Right now, both the EEOC and the state agencies are being overloaded with discrimination complaints. While some states have certain mechanisms to handle the increased number of complaints, those mechanisms may result in cases not getting the attention they deserve.
In this poor economic climate for employees, as the number of complaints increase, the amount of money that is budgeted for this in the state department is going down. Many of the state agencies are caught in a situation where they cannot hire additional personnel to handle the increased number of complaints, while at the same time they are required by law to process all complaints within a specified time period.
Some states have attempted to resolve this problem by completely eliminating the constraints on the length of time that a complaint will remain in the agency. In those states, your complaint may be in the agency for a long period of time. In other state agencies, discrimination complaints are heavily scrutinized when they are initially filed to weed out those cases that probably are not violations of discrimination laws.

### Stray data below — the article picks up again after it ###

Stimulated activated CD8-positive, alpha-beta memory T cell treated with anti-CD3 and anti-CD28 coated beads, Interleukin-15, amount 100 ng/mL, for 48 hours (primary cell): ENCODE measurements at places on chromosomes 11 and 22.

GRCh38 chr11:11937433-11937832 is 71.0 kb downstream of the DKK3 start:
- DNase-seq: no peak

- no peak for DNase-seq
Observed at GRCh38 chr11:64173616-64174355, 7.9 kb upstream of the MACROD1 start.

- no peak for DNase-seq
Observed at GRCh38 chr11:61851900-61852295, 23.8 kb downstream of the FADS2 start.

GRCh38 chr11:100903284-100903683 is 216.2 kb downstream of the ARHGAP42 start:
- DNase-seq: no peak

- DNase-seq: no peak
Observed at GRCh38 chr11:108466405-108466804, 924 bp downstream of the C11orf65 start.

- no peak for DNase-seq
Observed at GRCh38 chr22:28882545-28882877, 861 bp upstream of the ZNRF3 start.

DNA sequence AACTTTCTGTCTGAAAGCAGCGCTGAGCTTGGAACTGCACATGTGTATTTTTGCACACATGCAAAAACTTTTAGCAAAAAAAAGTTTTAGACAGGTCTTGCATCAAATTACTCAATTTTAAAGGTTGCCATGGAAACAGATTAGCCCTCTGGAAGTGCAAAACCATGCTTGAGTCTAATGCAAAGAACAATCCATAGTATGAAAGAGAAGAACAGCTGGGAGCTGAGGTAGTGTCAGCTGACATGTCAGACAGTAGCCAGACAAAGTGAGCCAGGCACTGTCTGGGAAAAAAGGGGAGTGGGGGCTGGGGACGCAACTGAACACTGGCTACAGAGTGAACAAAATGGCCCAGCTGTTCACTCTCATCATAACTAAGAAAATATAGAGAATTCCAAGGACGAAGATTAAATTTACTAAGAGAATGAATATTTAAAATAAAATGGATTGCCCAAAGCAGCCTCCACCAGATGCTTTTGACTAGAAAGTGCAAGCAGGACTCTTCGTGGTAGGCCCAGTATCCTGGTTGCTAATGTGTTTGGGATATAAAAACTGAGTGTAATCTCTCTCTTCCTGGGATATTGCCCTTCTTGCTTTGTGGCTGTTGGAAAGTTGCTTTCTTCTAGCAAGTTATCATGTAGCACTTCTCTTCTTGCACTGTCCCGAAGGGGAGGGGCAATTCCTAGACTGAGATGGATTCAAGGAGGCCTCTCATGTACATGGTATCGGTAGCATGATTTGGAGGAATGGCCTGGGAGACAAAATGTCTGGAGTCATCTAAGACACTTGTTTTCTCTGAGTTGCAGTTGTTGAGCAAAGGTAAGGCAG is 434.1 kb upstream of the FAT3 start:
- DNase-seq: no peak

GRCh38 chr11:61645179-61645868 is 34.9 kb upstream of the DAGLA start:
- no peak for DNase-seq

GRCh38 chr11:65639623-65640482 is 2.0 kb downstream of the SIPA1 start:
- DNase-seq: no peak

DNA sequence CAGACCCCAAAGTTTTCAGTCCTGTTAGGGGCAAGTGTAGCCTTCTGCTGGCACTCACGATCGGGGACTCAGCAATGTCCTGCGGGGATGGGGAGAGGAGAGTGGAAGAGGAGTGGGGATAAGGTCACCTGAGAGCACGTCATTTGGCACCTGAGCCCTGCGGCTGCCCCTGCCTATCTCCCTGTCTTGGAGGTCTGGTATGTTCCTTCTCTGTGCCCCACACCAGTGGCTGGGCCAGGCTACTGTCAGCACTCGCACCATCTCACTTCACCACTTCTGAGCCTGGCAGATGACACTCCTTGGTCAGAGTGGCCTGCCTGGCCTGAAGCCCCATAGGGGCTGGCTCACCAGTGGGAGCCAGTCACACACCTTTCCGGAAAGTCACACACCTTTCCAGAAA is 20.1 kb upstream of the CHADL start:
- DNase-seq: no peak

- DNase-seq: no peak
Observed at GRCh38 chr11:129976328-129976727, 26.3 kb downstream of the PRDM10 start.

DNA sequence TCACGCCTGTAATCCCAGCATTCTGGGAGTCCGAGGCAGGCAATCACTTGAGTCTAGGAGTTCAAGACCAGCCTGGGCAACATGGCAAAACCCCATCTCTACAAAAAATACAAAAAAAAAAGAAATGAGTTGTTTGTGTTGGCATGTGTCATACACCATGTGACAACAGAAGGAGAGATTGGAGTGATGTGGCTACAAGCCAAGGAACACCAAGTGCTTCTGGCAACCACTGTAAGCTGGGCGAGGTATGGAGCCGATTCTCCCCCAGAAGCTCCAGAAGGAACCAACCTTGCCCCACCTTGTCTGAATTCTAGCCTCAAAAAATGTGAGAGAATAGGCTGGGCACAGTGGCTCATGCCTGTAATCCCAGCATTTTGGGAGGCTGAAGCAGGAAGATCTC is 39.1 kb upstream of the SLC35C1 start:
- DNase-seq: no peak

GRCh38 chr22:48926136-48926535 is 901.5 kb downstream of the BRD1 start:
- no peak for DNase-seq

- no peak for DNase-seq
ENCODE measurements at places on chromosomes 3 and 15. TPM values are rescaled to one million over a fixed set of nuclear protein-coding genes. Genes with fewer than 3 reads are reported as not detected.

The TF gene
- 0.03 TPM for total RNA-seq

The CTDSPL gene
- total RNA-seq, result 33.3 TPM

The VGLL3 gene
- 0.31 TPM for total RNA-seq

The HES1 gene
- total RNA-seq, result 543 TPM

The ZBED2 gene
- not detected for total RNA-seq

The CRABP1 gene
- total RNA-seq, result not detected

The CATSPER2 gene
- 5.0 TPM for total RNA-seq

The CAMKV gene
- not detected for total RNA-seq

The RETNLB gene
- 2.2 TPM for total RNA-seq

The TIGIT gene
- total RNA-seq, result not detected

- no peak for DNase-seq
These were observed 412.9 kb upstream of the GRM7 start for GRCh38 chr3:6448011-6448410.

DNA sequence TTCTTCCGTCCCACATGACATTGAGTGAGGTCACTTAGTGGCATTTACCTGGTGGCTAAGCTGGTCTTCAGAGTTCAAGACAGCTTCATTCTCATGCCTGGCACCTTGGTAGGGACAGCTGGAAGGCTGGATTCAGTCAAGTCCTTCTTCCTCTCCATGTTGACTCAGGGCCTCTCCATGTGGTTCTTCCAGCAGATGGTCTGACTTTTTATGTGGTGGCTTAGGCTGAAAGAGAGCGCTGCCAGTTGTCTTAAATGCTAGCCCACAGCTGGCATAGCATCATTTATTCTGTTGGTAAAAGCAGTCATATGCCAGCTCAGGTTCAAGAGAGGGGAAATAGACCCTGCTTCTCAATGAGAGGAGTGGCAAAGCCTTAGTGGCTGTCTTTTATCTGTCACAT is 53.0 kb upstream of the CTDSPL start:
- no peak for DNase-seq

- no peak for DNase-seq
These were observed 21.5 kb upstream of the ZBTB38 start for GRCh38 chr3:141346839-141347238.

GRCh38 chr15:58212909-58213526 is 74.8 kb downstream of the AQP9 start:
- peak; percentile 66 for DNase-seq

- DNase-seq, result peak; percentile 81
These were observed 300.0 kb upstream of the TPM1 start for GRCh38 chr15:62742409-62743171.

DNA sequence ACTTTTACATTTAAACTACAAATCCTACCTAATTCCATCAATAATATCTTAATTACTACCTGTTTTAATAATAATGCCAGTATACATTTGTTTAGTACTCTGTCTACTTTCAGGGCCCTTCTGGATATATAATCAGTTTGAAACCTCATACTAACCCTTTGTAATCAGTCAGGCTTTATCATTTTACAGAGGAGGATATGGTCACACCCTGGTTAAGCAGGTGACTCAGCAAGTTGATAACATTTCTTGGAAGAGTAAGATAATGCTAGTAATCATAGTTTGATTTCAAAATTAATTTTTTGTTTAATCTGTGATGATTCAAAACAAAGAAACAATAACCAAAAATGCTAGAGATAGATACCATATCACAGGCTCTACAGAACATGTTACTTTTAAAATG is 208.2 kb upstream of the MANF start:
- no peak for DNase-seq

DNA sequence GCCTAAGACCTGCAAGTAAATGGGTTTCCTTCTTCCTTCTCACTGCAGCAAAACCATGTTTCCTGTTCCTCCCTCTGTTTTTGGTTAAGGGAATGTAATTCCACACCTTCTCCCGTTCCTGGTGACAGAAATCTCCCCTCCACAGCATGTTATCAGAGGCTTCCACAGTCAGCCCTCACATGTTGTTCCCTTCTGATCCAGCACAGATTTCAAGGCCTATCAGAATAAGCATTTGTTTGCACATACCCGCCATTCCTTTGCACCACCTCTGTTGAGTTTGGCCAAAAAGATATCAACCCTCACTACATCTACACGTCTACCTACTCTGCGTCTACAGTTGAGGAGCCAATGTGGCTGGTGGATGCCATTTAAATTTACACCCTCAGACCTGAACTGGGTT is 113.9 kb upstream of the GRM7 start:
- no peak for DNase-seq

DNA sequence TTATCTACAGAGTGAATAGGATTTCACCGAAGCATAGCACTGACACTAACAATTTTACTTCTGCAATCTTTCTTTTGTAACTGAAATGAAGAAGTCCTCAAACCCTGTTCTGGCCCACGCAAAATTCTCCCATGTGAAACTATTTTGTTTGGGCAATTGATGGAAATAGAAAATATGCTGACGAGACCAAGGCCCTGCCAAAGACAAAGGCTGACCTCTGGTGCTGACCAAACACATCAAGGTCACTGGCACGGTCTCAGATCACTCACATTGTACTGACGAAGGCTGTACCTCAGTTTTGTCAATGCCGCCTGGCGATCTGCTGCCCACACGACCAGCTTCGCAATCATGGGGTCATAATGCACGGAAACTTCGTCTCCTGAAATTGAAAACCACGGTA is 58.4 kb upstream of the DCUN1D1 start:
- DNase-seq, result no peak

This may not give a discrimination complaint the scrutiny it needs, which makes it even more important to have an attorney draft your discrimination complaint. For other states, the length of time the state can hold the complaint remains the same, but once that time is up, the complaint will be dismissed.